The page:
Philips 55-inch Momentum 558M1RY – Design and Features
The Philips Momentum, based on its size, might look like a television, but its DNA is most definitely that of a monitor. This is most immediately evident by the -5 to +10 degree tilt, which can be a bit surprising when lifting it out of the box or if it ever needs to be moved. The monitor comes with its stand and soundbar attached, and it is heavy – weighing in at 58.3 pounds. It’s handy to not have to assemble anything, but be sure to have help to move it. The stand can be removed and there are 200x200mm VESA mounting points on the back for wall mounting the monitor.
Another monitor giveaway is the Momentum’s array of connections. It comes with a DisplayPort 1.4, three HDMI, a USB 3.0 hub (one upstream connection and four downstream, two of which are fast charge), and headphone out. The USB ports can be turned on even when the monitor is off in the user menu. The Philips site boasts that the Momentum “creates a new-level console gaming,” which brings to mind 4K/120Hz with the PS5 or Xbox Series X. The problem is the three HDMI are only 2.0 and therefore restrained to a 60Hz refresh rate at 4K. 120Hz over HDMI is only available in 1440p or less. If you want high refresh rate at 4K you’ll need to use the DisplayPort connection – which is only available on computers and not consoles.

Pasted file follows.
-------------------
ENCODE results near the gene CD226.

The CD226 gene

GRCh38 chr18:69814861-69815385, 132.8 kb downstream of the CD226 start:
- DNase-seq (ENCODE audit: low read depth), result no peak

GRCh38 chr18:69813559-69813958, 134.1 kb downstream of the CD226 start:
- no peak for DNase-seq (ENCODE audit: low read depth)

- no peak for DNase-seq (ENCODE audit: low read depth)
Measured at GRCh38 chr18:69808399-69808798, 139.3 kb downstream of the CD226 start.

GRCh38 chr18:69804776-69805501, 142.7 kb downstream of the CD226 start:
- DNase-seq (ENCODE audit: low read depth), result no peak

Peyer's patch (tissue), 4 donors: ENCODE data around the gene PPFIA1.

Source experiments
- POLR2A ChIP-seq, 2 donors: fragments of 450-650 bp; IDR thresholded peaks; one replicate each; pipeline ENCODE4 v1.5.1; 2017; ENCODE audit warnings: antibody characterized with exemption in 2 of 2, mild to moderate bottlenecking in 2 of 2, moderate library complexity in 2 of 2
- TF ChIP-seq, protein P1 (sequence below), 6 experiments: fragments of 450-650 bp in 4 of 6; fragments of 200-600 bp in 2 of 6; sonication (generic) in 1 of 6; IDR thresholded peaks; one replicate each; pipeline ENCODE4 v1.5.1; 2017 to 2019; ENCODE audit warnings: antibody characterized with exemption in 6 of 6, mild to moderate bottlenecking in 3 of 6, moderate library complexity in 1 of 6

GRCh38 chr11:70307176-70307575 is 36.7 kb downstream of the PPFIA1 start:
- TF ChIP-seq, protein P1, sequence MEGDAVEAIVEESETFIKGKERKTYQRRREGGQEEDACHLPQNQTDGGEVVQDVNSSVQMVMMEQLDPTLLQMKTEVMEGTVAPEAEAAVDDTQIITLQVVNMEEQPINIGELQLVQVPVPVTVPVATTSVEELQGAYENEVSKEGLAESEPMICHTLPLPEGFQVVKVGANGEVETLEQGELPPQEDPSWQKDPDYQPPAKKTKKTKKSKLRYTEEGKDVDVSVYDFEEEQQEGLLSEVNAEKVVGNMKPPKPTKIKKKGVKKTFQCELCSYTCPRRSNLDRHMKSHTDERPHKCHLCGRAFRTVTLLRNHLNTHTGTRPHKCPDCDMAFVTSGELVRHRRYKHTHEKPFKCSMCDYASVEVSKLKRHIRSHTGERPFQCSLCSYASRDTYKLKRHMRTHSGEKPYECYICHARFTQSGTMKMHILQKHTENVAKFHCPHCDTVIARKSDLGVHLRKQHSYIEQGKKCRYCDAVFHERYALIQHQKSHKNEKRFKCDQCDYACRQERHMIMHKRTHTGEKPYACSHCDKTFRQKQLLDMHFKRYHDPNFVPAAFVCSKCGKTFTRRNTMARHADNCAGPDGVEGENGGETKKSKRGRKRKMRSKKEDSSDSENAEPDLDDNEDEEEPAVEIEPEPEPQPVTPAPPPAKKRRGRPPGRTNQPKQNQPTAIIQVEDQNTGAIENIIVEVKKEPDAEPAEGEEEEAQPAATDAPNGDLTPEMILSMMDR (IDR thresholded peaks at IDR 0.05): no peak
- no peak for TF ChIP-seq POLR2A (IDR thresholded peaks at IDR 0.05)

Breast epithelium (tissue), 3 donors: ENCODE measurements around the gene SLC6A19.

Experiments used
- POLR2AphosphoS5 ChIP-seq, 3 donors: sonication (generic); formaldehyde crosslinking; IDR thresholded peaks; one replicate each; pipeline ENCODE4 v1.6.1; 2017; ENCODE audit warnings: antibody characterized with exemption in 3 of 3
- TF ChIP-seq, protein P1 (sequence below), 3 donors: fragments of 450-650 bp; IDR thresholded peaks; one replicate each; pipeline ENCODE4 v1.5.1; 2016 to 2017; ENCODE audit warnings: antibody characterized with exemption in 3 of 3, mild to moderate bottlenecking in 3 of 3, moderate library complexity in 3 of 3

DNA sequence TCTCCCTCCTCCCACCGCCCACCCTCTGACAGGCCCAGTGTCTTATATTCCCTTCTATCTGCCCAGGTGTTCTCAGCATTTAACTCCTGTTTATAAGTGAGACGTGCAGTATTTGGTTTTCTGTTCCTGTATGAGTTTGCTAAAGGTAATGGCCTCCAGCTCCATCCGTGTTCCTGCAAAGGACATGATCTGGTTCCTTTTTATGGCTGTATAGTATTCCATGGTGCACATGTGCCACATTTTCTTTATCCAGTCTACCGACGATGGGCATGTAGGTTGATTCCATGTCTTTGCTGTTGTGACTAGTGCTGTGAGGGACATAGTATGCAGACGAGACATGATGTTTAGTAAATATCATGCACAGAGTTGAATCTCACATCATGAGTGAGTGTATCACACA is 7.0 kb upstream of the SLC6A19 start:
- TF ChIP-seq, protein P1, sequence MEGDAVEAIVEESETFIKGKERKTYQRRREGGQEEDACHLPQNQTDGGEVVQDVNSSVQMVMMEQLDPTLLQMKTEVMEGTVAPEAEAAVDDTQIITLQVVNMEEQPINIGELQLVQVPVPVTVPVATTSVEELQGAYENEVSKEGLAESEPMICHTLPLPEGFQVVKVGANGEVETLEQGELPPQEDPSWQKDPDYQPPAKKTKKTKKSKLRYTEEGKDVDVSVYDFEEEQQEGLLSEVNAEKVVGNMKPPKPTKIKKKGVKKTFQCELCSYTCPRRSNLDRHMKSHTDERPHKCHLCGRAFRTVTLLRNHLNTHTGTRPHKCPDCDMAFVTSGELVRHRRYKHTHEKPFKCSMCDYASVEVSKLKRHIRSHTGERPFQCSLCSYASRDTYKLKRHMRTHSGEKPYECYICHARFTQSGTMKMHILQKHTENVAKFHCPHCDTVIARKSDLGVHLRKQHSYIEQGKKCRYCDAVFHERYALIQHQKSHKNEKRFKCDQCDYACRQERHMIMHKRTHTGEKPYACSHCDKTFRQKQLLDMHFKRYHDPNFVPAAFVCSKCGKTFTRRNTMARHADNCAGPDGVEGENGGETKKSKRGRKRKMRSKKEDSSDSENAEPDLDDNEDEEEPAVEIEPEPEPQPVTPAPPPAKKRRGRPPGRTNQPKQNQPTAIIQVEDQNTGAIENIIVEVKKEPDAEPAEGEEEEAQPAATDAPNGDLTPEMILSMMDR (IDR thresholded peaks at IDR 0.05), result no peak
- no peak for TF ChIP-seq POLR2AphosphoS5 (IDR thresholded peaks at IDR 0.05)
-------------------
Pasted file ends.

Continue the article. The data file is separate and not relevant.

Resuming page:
Philips includes its Ambiglow technology on the Momentum, which utilizes a string of LEDs along the top and sides of the back panel. Ambiglow allows you to illuminate the wall behind the monitor with a single color or one that reacts to the images on the screen (the general term is bias lighting). It’s an interesting feature that could help with eye fatigue (especially by implementing a soft white light) while watching the bright screen in a dark room, but with colors I found it to be more of a gimmick at best. If bias lighting is your thing, the Momentum does a good job with it.
- VA LCD 55-inch panel
- 4K/60Hz over HDMI, 4K/120Hz over DisplayPort
- DisplayHDR 1000 certified
- 95% DCI-P3 color gamut coverage
- FreeSync Premium Pro
- 14ms low input lag
- 4ms response time (Gray to Gray)
- USB 3.0 hub with two fast-charge ports
- Philips’ Ambiglow LED lighting
- B&W 2.1-channel soundbar
The monitor comes with a small, light, black remote with a minimal – although sufficient – amount of buttons. The buttons are slightly on the small side, but spacing allows someone with larger fingers to use it easily without accidentally pushing wrong buttons. Since there isn’t a built-in smart interface (again, it’s a monitor and not a TV), all you need is menu navigation, input select, and volume for the soundbar.